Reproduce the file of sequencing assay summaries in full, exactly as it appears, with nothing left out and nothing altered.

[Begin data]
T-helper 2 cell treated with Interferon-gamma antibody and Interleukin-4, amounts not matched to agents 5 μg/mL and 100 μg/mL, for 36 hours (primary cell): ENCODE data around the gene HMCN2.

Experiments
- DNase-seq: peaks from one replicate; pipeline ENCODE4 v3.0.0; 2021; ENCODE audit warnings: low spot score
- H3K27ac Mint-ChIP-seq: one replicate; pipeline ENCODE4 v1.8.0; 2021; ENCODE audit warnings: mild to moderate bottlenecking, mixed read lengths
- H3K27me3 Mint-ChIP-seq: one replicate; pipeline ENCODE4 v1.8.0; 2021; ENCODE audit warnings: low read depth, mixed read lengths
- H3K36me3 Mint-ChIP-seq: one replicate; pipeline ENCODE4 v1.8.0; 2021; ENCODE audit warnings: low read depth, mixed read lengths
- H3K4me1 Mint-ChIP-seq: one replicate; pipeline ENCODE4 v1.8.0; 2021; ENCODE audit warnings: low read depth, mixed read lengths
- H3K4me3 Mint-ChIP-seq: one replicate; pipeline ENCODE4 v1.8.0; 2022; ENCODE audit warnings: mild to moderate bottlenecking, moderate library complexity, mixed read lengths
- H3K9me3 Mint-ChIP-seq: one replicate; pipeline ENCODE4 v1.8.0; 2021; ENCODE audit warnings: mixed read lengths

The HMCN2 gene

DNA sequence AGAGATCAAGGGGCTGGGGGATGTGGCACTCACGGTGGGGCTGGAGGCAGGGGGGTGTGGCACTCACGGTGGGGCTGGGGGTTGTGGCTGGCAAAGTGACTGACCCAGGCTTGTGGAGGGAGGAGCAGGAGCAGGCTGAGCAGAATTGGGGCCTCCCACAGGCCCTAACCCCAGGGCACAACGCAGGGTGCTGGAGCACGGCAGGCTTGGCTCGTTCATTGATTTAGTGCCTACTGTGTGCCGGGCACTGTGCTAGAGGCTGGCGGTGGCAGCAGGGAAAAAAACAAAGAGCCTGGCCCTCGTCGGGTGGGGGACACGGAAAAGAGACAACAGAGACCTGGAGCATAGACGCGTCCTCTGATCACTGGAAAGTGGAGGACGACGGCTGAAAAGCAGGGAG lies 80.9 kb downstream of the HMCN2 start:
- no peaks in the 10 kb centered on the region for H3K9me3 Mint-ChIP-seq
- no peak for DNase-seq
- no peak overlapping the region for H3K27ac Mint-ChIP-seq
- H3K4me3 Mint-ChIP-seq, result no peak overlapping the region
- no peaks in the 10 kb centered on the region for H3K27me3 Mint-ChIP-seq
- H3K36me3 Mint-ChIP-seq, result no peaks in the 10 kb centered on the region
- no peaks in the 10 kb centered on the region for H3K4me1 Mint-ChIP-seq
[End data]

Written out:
T-helper 2 cell treated with Interferon-gamma antibody and Interleukin-4, amounts not matched to agents 5 μg/mL and 100 μg/mL, for 36 hours (primary cell): ENCODE data around the gene HMCN2.

Experiments
- DNase-seq: peaks from one replicate; pipeline ENCODE4 v3.0.0; 2021; ENCODE audit warnings: low spot score
- H3K27ac Mint-ChIP-seq: one replicate; pipeline ENCODE4 v1.8.0; 2021; ENCODE audit warnings: mild to moderate bottlenecking, mixed read lengths
- H3K27me3 Mint-ChIP-seq: one replicate; pipeline ENCODE4 v1.8.0; 2021; ENCODE audit warnings: low read depth, mixed read lengths
- H3K36me3 Mint-ChIP-seq: one replicate; pipeline ENCODE4 v1.8.0; 2021; ENCODE audit warnings: low read depth, mixed read lengths
- H3K4me1 Mint-ChIP-seq: one replicate; pipeline ENCODE4 v1.8.0; 2021; ENCODE audit warnings: low read depth, mixed read lengths
- H3K4me3 Mint-ChIP-seq: one replicate; pipeline ENCODE4 v1.8.0; 2022; ENCODE audit warnings: mild to moderate bottlenecking, moderate library complexity, mixed read lengths
- H3K9me3 Mint-ChIP-seq: one replicate; pipeline ENCODE4 v1.8.0; 2021; ENCODE audit warnings: mixed read lengths

The HMCN2 gene

DNA sequence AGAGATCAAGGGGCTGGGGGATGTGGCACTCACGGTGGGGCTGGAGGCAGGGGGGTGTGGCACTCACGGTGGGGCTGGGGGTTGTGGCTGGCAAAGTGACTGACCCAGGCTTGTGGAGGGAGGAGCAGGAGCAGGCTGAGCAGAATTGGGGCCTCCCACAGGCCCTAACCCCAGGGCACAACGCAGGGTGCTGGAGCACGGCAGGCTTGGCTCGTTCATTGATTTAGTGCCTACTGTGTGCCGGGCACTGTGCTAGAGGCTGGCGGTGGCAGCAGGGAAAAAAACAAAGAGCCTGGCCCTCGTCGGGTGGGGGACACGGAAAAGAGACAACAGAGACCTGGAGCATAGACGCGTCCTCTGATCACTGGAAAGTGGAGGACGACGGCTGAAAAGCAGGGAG lies 80.9 kb downstream of the HMCN2 start:
- no peaks in the 10 kb centered on the region for H3K9me3 Mint-ChIP-seq
- no peak for DNase-seq
- no peak overlapping the region for H3K27ac Mint-ChIP-seq
- H3K4me3 Mint-ChIP-seq, result no peak overlapping the region
- no peaks in the 10 kb centered on the region for H3K27me3 Mint-ChIP-seq
- H3K36me3 Mint-ChIP-seq, result no peaks in the 10 kb centered on the region
- no peaks in the 10 kb centered on the region for H3K4me1 Mint-ChIP-seq